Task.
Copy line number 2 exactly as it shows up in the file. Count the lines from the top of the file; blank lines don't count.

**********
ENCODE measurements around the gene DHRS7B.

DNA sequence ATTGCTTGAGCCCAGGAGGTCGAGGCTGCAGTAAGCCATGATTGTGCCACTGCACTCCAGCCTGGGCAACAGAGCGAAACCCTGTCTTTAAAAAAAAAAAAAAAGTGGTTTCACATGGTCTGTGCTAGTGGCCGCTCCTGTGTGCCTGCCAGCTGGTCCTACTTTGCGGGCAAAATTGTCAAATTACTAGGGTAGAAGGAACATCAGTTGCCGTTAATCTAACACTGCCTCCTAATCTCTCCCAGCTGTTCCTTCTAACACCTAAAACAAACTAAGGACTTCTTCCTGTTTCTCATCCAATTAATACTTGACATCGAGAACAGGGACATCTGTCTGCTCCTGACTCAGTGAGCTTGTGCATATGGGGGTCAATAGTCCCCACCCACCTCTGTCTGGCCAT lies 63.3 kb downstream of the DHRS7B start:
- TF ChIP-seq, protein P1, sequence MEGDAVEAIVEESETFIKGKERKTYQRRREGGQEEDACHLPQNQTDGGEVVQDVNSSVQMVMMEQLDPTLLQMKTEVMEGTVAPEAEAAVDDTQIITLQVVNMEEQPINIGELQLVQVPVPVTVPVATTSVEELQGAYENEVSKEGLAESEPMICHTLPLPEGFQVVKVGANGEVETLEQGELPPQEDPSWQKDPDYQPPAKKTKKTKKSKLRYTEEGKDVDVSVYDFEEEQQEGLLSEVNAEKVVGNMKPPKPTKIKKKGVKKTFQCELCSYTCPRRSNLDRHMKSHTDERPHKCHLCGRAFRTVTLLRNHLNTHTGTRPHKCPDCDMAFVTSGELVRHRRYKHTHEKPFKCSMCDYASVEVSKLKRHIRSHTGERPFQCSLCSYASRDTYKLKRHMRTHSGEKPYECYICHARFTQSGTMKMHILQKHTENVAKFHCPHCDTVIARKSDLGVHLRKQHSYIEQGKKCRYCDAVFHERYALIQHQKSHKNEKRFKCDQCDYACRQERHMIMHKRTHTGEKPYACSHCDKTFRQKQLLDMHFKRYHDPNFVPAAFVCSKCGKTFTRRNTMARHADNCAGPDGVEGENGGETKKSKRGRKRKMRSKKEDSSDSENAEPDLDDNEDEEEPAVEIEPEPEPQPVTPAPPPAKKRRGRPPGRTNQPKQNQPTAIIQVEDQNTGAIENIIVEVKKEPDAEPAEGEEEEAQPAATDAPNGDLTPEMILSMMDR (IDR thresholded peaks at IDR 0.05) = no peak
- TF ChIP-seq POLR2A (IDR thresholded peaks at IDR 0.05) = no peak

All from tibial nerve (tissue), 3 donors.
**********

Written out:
DNA sequence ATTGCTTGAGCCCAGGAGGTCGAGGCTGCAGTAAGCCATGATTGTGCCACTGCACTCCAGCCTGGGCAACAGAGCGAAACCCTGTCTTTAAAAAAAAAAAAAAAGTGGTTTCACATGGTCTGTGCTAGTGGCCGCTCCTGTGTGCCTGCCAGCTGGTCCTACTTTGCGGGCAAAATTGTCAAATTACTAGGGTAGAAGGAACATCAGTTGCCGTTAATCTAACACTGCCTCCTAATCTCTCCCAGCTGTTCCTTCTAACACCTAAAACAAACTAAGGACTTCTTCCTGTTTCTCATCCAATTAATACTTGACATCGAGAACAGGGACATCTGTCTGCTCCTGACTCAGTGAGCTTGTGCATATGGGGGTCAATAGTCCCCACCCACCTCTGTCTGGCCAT lies 63.3 kb downstream of the DHRS7B start: